The first architectural sculpture commission that Harry earned was in 1953 for the General Motors Technical Center, thanks to designer and Cranbrook pal Eero Saarinen. Also commissioned by Eero Saarinen was the altar piece in the Massachusetts Institute of Technology Chapel, created in 1955. This is one of the most striking sculptures by Harry Bertoia. It ushers in the contemporary era of spacial sculpture, liberated from a base.
In 1957, Harry received a grant from Chicago's Graham Foundation, affording him the opportunity to return to Italy for the first time since 1930. He visited relatives and most of the great Italian museums, reveling in the travels. He never managed to return to Italy again, although he fervently wished to do so. During this period, he began earning awards, which would continue for the rest of his life. The first European exhibit of his sculptural work was at the US Pavilion of the 1958 Brussels World's Fair.
1959 brought the first of many sculptural shows to the Staempfli Gallery, New York. They held a retrospective show in 1981. Each exhibition boasted beautiful full color catalogs.
The drawings, or monographics, were part of Harry’s creative process throughout his career. Many of them clearly show his planning and experimentation with ideas for sculptures. He enjoyed the way that the free form medium of ink and paper permitted him to get his ideas on paper quickly and spontaneously. June Kompass Nelson authored an informative and well-illustrated book on the monoprints entitled Harry Bertoia, Printmaker, in 1988.
Tonals and Sonambient 1960-1969
In 1960, Harry Bertoia started the exploration of tonal sculptures. The "tonal", or sounding sculpture, is the art that is most often associated with Harry Bertoia. Their sizes vary from a few inches all the way up to 20+ feet. Many metals were used for the rods, the most common being beryllium copper known for its wide range of color variations. Some rods are capped with cylinders or drops of metal, which, by their weight, accentuate the swaying of the tonal rods. Harry and Oreste (his brother) both loved music and spent endless happy hours experimenting and finding new sounds to incorporate into Sonambient, the auditory and visual environment created by the tonals.
Picture of Barn
Harry set up his remodeled barn in 1968-1969 to hold his special collection of 100+ tonal sculptures and act as a sound recording studio. He gave small concerts to visitors and friends. Bertoia recorded 11 albums of the haunting sounds of sculpture known as Sonambient during his lifetime. The original albums are now available on CD. Three major documentaries featuring the barn and other pieces were released about Bertoia, one of which was made by Clifford West, a colleague from Cranbrook. The Sonambient Barn has remained as he left it to this day.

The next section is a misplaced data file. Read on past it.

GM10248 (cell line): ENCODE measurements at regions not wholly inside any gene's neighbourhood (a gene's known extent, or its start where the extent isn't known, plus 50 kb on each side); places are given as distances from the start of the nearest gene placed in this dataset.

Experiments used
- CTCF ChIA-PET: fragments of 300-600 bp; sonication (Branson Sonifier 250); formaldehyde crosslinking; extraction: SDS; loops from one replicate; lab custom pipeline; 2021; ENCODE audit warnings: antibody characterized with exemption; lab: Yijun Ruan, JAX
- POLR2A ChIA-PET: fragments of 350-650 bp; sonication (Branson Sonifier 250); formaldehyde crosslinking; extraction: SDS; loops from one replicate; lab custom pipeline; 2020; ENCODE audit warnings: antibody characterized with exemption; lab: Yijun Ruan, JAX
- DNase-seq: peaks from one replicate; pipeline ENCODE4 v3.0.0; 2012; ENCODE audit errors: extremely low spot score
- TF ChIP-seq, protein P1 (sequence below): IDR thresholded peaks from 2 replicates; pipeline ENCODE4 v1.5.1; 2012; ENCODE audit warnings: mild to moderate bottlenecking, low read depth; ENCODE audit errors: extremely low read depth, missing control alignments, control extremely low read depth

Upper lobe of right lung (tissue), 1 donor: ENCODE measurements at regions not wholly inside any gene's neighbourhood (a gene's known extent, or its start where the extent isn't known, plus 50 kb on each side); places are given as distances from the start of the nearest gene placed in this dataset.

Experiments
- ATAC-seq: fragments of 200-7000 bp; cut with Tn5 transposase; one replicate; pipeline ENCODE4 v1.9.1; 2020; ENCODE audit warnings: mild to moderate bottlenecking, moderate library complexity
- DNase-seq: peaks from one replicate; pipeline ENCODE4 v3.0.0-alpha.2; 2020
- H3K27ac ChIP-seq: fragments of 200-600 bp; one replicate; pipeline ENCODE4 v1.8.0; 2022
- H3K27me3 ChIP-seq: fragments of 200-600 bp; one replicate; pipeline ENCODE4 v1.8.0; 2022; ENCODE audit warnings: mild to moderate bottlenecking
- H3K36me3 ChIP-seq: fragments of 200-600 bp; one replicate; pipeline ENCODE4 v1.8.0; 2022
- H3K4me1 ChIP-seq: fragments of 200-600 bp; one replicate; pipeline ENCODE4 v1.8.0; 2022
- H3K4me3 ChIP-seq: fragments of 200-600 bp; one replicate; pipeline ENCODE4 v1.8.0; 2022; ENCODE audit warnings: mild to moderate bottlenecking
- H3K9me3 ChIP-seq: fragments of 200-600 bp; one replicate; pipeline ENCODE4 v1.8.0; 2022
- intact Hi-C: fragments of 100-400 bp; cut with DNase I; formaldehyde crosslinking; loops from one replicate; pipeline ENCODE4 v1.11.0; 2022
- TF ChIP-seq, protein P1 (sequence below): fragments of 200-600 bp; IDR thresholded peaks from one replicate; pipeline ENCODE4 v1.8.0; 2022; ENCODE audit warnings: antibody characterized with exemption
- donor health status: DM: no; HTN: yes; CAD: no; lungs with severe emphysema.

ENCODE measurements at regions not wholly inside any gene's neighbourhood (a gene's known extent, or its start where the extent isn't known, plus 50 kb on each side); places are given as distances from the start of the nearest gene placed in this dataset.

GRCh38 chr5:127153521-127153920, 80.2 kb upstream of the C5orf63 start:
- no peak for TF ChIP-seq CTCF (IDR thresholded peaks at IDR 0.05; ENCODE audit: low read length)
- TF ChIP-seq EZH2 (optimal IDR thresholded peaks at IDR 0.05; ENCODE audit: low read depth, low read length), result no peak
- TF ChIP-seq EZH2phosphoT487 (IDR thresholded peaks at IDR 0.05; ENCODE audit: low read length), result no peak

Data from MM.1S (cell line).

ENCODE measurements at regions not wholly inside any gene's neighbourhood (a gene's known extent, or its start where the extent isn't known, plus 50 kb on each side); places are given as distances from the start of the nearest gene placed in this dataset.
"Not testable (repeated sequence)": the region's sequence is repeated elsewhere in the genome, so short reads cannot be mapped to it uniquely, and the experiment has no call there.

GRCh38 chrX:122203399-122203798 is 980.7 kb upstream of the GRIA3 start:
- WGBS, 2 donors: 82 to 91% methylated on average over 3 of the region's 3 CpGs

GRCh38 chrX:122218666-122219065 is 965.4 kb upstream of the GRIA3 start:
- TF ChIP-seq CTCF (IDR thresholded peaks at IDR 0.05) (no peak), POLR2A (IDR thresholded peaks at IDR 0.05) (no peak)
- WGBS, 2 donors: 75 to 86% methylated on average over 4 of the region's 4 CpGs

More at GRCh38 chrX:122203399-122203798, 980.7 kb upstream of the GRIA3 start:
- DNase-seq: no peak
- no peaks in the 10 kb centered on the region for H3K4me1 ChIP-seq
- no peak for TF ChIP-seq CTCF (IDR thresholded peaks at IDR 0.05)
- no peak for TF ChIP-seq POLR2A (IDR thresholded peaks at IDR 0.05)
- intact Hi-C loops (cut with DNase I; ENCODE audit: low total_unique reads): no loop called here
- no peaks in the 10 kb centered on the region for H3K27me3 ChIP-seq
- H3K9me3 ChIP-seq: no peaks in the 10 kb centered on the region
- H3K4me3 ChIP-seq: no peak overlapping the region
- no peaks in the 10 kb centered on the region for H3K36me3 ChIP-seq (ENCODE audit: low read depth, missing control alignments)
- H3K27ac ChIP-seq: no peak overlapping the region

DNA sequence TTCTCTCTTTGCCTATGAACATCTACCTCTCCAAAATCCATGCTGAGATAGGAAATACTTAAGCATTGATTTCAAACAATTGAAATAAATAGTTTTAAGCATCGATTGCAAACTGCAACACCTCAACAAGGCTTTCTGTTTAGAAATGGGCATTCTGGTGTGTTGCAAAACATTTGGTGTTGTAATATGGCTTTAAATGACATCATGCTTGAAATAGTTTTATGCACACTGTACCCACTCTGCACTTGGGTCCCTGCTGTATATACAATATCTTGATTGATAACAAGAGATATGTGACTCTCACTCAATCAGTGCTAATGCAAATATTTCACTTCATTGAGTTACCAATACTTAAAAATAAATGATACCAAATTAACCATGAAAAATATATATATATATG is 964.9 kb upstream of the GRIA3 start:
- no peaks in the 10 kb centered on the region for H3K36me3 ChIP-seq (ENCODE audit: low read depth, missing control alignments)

A spur of the tonal experimentation was the dandelion form, which resembled a dandelion flower gone to seed. The 1964 New York World’s Fair Kodak building displayed seven gold-plated dandelions around a spraying fountain. Hundreds of carefully welded thin rods around a center orb became a spectacle of shiny wonder. These created quite a stir and are still extremely popular, fetching the highest prices of all Bertoia sculptures.
From 1953 to 1978 Harry Bertoia crafted numerous large sculptural commissions. Harry Bertoia made over 50 public sculptures of all types, which are on display in cities throughout the United States as well as abroad. Harry Bertoia was hired and admired by the greatest architects of the time, including Eero Saarinen, Henry Dreyfuss, Roche & Dinkeloo, Minoru Yamasaki, and Edward Durell Stone & I M Pei.
The Last Years, 1970-1978
In 1971, Muhlenberg College of Allentown, PA, paid tribute to Harry with an Honorary Doctorate degree in Fine Arts. The Allentown Art Museum, close to his home, has shown their respect of Bertoia’s work with several exhibits both during his lifetime and since. Bertoia has been honored by local admirers near his residence in Pennsylvania as well as collectors all over the world. Bertoia was selected to do the memorial piece for the Marshall University football team in Huntington, WV, in 1972. The 2006 movie, We Are Marshall, outlines the tragic plane crash. The 6500 pound 13’ high sculpture commemorates the 75 lives taken.
Two large exhibitions were well received in Oslo, Norway, but a tragic fire destroyed several large sculptures as well as numerous monoprints. Bertoia was deeply saddened by the loss, especially of the monoprints. A successful show in Caracas, Venezuela received rave reviews.
Learning of the dismal diagnosis of cancer caused Bertoia to work furiously on organizing his monoprints, perfecting the tonal barn collection, and putting his life’s work in order. He had produced more than 50,000 pieces of art during his short life. His work had consumed most of his time, much of his passion, and ultimately all of his energy. The toxic fumes such as from the beryllium copper he so loved contributed to the lung cancer. Yet, his death was peaceful, he felt complete, and he accepted dying as simply one more graceful part of life. Harry Bertoia died at age 63 on November 6th, 1978. After his death, his wife Brigitta, his son Val, and his daughter Lesta continued the musical barn concert tradition begun by Harry. His wife Brigitta died in 2007 shortly after her 87th birthday. His children Val and Lesta are artists in their own right, while daughter Celia has taken over the handling of his monoprints. Lesta paints intuitive portraits and dreamy spiritual landscapes. The studio in Bally, PA, is still used today by Val Bertoia, his son, who is a sculptor and inventor. Bertoia is buried behind the Sonambient Barn under a huge 1-ton Bertoia gong.